1. I came to California during spring; that alone was stressful. Then I discovered that academics here were much harder than back home. Add to this that I didn’t know anyone and had trouble making friends. I was getting more anxious by the day, and I didn’t know what to do. However, as time went by my shyness changed to excitement, and that excitement generated an adventurous spirit in me. I wanted to go out and explore Berkeley, and I was building up the courage to talk to more people.
2. I stayed in the dorms when I first arrived. Although most people on the floor had already formed their cliques, I’m still grateful to have lived there. I met people who introduced me to many clubs, classes, and activities that I might otherwise have missed out on.
3. Still, all the changes and challenges were really getting to me. I used to overeat when I was anxious, which didn’t benefit my body at all–my stomach would hurt, and then I’d be even more stressed that I didn’t feel well! “Talking” to someone wasn’t an idea that occurred to me until much later, when I learned that expressing my feelings might be a healthier (and less stomach–ache–inducing) way to relieve stress.
4. One of my first friends happened to be in the Health Worker Program (HWP). She was so amazing! I felt like I finally found someone to talk to, someone who would listen to me. Eventually, by the end of my first semester at California, things started to look up. I made more friends, I adjusted to the academics at Berkeley, and I learned how to live in a city completely different from my hometown. I don’t think I would have managed, though, if it had not been for my friend’s empathetic nature and peer counselling training. My experience with her led me to become a health worker as well. When one thinks of health, many images come to mind; the flu, a cough, medicine. With my major being Linguistics (read: a social science!), I was very apprehensive about applying to such a program. I quickly discovered, however, that being a health worker wasn’t about playing doctor–it’s about learning life skills (which I continue to use in my daily life, on and off campus) and becoming an advocate of health for your peers.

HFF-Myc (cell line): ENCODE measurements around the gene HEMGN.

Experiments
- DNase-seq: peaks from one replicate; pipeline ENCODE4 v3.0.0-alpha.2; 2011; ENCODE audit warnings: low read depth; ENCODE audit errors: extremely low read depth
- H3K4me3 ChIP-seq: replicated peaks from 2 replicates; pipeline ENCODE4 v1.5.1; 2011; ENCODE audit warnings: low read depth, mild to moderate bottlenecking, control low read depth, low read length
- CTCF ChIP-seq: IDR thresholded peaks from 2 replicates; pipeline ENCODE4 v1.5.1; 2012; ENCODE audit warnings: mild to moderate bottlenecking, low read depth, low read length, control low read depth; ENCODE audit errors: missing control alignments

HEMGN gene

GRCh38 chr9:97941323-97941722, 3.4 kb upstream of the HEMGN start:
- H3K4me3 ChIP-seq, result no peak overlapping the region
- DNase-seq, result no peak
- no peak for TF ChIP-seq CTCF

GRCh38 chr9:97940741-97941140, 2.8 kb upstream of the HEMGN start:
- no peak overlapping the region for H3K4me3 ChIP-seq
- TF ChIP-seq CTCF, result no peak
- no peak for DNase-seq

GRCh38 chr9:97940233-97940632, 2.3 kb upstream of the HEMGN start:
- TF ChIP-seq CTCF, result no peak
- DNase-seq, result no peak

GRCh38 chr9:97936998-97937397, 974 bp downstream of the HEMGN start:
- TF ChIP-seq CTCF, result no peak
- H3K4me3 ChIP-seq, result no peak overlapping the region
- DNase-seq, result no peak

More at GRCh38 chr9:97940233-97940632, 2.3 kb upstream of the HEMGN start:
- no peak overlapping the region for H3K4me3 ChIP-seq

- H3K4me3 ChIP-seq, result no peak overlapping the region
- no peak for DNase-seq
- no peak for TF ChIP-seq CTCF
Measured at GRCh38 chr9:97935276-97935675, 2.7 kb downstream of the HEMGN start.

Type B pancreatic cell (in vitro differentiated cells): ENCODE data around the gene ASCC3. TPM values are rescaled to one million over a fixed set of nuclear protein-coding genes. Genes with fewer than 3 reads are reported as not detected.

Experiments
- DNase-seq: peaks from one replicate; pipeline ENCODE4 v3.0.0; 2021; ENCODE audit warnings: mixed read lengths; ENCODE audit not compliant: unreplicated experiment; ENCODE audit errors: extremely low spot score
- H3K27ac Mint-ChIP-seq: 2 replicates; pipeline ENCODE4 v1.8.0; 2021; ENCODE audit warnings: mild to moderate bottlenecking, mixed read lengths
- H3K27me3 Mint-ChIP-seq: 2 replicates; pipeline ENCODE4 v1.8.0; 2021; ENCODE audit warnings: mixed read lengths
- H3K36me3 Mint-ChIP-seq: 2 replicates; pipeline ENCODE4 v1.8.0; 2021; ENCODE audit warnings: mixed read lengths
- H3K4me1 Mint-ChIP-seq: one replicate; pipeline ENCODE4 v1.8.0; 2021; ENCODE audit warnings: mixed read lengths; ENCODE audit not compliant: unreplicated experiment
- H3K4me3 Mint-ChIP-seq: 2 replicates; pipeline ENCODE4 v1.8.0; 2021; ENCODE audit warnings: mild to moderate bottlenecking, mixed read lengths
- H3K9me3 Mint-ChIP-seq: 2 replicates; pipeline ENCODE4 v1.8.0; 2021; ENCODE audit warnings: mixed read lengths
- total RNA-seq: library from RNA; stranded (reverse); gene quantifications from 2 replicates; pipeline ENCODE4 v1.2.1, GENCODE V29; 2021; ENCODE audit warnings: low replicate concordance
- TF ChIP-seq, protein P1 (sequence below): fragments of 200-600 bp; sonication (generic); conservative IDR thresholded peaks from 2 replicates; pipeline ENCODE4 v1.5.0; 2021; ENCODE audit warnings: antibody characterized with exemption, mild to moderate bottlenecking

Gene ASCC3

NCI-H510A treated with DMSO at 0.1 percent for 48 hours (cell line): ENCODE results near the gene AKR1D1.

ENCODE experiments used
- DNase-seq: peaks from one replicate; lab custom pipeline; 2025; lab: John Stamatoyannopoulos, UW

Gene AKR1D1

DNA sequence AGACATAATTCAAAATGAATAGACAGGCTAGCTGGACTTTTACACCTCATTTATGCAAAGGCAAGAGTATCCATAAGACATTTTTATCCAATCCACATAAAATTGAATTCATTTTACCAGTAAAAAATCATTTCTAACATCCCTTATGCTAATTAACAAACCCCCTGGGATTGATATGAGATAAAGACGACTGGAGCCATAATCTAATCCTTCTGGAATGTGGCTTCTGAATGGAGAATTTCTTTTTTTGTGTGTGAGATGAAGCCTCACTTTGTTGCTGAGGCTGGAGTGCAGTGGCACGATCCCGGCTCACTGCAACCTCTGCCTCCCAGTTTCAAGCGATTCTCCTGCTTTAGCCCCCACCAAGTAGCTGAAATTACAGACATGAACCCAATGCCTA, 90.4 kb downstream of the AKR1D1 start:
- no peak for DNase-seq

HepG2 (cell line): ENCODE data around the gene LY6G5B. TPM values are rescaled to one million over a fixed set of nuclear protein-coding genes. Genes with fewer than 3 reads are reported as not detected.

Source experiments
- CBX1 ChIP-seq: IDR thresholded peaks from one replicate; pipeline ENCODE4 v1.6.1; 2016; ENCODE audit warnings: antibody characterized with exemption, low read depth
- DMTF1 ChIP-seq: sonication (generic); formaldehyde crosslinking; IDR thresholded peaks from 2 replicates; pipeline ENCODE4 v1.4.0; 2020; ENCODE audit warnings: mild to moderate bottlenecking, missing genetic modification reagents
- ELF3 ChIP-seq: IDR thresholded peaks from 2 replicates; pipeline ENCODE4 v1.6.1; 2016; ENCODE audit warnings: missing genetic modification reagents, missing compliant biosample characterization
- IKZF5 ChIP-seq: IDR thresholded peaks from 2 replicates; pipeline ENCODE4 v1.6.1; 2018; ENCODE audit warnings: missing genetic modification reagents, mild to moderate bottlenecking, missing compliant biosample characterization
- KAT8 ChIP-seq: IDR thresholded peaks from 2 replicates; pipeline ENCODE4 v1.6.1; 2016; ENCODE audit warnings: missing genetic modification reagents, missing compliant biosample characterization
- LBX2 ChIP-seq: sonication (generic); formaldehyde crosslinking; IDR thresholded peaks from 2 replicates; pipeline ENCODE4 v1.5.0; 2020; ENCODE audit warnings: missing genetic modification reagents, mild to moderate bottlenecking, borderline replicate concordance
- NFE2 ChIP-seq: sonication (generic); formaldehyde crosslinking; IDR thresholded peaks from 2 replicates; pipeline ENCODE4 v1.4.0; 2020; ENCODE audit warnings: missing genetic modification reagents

12.1. On the basis of your reading of the passage, answer the following questions in 30–40 words each:
(a) What were the causes of stress for the writer?
The writer was new to California. He was away from his hometown and also the classroom learning was very different from what it was back in his hometown. That caused lots of stress and he had nobody to talk to about it.
(b) What recourse did the writer take to as time went by?
Initially he was a shy person but with time he developed interest in the things around him and slowly started talking to people, made friends and this helped him to beat the stress.
(c) What is the essential job of a health worker?
Health workers are people whom you can go to, talk to and discuss your issues. Essentially they are life–skill trainers. They care for the health of their peers.
(d) How did meeting with the health worker help the writer?
Meeting the health worker gave more confidence to the writer, helped him adapt to the new surroundings and he decided to become a health worker himself so that he could help his peers with their problems.
12.2. On the basis of your reading of the passage, answer of the following:
(a) In para 4, the synonym of ‘surprising’ is ___________.
Correct Option is (ii) amazing
(b) In para 1, the antonym of ‘relax’ is __________.
Correct Option is (ii) courage
(c) The writer was not a shy person, so soon he developed interest in the things around him and made friends easily. (True/False)
(d) Health workers who care for the health of their peers are basically
life skill trainer